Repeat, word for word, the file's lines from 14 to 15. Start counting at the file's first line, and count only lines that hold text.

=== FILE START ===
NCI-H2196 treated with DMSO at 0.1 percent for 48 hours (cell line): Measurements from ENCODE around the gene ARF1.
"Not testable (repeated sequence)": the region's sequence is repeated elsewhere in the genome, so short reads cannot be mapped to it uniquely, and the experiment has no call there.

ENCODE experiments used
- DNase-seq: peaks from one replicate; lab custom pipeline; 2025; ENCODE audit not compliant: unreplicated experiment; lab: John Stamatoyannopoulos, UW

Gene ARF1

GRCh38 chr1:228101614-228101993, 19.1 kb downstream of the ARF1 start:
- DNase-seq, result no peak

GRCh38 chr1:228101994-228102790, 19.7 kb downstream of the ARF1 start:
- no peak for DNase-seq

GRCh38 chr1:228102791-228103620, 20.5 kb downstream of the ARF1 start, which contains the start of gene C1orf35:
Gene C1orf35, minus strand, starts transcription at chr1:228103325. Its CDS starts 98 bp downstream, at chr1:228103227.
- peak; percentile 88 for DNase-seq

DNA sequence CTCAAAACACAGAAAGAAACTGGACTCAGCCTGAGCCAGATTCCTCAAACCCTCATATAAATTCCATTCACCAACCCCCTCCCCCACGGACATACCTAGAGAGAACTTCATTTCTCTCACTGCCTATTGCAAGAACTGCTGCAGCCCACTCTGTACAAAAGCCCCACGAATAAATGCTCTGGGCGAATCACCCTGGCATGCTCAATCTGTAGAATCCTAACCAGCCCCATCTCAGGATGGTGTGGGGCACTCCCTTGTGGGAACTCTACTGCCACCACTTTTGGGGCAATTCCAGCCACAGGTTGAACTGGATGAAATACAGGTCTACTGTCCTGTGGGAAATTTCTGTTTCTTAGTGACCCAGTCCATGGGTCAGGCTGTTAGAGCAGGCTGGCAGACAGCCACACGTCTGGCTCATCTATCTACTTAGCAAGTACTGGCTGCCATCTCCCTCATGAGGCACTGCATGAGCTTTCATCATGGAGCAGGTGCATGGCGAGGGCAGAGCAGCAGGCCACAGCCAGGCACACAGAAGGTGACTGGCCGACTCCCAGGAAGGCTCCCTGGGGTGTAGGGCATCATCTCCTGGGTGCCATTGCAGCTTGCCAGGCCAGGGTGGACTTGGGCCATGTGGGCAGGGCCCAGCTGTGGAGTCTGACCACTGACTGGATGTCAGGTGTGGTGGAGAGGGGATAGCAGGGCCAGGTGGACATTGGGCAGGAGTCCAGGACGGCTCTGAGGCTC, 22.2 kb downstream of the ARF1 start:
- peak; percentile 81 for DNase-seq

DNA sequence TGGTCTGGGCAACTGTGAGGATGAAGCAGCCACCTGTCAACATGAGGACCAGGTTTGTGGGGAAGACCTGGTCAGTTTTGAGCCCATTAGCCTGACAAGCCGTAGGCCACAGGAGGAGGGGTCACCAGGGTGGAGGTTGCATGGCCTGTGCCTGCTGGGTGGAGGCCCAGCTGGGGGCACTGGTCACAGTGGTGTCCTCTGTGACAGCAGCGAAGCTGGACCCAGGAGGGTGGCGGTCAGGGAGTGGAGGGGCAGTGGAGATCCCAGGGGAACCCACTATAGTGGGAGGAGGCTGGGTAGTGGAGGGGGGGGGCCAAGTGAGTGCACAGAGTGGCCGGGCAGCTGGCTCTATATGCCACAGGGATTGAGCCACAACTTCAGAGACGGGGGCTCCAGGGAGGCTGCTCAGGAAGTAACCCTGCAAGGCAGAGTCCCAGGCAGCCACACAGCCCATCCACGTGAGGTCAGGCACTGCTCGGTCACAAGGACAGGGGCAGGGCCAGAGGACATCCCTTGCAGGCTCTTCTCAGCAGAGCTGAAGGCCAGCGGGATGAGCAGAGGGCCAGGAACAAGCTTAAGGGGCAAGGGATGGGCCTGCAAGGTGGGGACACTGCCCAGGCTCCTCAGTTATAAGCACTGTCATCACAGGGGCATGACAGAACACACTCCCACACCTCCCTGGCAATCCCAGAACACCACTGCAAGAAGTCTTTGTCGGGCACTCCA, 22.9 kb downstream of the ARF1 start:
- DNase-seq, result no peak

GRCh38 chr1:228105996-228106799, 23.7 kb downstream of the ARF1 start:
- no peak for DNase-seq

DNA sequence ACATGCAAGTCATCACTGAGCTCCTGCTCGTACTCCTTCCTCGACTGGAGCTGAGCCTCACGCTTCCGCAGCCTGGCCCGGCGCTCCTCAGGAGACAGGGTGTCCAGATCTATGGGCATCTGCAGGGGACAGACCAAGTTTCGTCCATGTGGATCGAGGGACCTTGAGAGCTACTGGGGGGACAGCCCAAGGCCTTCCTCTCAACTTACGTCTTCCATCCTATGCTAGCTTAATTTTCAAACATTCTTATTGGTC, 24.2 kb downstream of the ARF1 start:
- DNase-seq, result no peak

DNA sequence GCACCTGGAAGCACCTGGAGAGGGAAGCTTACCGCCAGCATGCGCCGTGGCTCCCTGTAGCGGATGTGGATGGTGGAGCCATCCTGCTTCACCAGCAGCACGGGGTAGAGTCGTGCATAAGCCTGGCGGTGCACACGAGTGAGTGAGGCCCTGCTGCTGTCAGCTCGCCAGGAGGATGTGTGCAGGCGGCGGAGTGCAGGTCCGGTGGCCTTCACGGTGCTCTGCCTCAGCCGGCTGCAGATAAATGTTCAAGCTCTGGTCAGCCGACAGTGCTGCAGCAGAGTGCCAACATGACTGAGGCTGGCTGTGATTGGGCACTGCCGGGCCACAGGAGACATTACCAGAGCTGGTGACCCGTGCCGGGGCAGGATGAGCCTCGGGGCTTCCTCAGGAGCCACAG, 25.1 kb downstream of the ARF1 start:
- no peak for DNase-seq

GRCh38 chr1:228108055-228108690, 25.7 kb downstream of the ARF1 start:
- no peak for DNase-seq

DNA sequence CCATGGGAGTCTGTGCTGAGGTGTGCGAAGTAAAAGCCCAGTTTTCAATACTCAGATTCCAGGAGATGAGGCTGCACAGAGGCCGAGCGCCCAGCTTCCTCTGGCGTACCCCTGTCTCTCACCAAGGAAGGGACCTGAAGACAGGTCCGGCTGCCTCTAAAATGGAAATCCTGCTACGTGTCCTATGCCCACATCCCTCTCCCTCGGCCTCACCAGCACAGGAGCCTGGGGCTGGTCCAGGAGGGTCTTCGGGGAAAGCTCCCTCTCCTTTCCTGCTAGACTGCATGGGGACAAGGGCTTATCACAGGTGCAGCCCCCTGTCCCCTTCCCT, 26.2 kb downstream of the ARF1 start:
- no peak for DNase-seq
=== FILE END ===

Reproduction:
- peak; percentile 81 for DNase-seq

DNA sequence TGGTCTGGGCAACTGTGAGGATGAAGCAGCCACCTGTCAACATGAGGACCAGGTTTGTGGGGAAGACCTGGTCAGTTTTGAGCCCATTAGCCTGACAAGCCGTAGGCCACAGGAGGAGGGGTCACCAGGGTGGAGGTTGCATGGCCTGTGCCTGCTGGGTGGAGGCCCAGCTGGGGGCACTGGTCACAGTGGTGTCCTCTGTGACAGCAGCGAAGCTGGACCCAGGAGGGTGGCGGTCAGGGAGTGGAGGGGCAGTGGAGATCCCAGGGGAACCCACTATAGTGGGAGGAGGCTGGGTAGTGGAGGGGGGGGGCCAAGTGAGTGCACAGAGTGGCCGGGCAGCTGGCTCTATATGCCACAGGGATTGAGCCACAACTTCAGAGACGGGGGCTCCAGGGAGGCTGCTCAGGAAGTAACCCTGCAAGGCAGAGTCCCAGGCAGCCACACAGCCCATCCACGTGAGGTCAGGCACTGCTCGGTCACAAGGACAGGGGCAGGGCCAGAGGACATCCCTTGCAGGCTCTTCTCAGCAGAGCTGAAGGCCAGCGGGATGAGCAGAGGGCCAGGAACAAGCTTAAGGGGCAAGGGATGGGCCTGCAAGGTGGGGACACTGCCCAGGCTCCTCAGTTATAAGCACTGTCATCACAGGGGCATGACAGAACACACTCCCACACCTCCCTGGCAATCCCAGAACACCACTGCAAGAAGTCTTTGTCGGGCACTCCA, 22.9 kb downstream of the ARF1 start: